The Part below outlines selected provisions of the New York Convention. Decisions on investor-state awards are addressed in Part III, as this is the area in which the link to administrative law appeared. Part IV then examines Canadian court decisions on international commercial arbitral awards between private parties since the implementation of the New York Convention, including analysis of recent cases that have begun to use administrative law standards of review. The next section discusses Canadian administrative law in more detail, presenting arguments on its lack of suitability for reviewing international commercial arbitral awards and the preferred approach to interpretation in the international context. After a brief survey of recent domestic arbitration cases in Canada, a final Part concludes and offers general remarks.


    The New York Convention promotes the use of arbitration for international commercial disputes between private parties. Under the Convention, if the parties have agreed on arbitration in their contract, then domestic courts are to hold them to that bargain. If one side attempts to undermine the agreement with litigation in a domestic court, that court is to refer the parties instead to arbitration, subject to some exceptions. (8) Once an arbitral tribunal has made an award, it can be enforced in domestic courts if the losing party fails to comply. (9) The Convention sets out grounds on which the losing party can resist such enforcement in Article V:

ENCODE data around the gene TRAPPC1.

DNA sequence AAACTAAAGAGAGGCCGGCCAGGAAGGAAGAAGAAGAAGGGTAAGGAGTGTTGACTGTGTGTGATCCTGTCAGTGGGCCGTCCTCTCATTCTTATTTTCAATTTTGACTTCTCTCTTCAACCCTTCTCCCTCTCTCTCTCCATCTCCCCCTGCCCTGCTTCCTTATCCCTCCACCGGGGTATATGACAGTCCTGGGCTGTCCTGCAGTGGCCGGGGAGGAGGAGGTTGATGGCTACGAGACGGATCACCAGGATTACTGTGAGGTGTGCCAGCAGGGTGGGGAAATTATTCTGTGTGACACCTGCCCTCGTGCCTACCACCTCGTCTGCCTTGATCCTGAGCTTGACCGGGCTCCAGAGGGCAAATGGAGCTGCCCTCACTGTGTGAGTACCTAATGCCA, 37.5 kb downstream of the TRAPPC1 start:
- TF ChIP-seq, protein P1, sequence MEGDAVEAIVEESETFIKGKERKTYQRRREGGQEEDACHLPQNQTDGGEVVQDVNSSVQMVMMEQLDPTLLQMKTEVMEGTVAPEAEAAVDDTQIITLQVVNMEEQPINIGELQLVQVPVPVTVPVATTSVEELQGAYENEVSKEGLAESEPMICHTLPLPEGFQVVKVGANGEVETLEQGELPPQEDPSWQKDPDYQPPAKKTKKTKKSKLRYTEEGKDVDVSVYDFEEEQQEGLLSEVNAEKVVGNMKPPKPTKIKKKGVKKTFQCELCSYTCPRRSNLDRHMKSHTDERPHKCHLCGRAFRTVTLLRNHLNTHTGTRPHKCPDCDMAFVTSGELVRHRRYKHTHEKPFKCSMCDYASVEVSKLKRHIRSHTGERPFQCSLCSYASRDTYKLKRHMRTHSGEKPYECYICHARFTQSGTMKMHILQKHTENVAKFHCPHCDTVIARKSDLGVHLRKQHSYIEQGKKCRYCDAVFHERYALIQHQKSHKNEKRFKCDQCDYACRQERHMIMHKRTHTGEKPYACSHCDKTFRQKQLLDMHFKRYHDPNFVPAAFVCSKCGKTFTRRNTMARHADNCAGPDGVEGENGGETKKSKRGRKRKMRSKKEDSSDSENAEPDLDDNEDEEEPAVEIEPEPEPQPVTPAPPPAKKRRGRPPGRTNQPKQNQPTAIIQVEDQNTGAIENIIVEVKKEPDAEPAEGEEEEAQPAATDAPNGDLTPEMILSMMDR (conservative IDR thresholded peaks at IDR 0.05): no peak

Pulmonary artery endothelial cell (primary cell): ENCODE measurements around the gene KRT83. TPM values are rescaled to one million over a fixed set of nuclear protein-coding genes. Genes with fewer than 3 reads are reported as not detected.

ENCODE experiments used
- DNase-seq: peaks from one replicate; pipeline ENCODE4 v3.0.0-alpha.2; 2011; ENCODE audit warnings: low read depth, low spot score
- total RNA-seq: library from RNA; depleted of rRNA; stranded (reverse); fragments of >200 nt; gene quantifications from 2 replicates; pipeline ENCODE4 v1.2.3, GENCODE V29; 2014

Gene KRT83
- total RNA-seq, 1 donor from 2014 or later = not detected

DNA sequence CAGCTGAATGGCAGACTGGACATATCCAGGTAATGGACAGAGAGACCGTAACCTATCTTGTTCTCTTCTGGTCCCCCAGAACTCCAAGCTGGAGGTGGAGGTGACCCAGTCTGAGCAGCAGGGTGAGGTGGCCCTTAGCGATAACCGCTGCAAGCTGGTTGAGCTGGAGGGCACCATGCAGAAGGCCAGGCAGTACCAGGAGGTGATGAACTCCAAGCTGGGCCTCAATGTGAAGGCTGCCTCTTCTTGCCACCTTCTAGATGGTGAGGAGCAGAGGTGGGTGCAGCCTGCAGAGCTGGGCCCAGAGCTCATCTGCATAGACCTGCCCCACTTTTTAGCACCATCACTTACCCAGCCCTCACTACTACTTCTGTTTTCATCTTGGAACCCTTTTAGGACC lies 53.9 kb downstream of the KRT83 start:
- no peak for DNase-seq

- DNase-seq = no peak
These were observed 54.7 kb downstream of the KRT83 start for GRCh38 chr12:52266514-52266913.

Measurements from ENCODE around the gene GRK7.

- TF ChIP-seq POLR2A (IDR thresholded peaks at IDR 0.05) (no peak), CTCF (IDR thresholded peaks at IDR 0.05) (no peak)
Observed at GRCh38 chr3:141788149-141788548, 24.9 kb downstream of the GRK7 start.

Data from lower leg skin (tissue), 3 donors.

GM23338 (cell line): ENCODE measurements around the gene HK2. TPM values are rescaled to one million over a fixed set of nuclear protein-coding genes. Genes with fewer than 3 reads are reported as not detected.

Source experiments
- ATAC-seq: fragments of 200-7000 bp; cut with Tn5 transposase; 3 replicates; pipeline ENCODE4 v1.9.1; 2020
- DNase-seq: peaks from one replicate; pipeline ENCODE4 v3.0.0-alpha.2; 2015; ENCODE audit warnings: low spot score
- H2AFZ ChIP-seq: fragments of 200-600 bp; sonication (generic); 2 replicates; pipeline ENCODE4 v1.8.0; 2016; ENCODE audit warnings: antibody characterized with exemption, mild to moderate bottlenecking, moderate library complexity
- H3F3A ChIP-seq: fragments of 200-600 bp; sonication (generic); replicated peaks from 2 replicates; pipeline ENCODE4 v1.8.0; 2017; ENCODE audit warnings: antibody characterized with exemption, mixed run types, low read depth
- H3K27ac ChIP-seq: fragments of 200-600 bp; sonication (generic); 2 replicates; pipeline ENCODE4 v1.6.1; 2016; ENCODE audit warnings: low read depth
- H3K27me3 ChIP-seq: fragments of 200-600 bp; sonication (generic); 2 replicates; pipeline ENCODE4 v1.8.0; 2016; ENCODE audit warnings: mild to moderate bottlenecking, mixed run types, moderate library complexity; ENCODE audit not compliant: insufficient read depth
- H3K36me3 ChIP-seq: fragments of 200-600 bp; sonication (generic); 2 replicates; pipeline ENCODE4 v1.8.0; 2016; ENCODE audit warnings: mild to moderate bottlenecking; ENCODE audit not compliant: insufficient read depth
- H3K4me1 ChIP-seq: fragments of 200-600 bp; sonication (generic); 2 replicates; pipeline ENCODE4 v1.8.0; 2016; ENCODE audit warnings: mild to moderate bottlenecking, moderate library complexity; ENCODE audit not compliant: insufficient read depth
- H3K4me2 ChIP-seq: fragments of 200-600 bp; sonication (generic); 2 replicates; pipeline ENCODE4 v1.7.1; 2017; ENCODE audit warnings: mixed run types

1. Recognition and enforcement of the award may be refused, at the request of the party against whom it is invoked, only if that party furnishes to the competent authority where the recognition and enforcement is sought, proof that:

      1. The parties to the agreement... were, under the law applicable to them, under some incapacity, or the said agreement is not valid under the law to which the parties have subjected it or, failing any indication thereon, under the law of the country where the award was made; or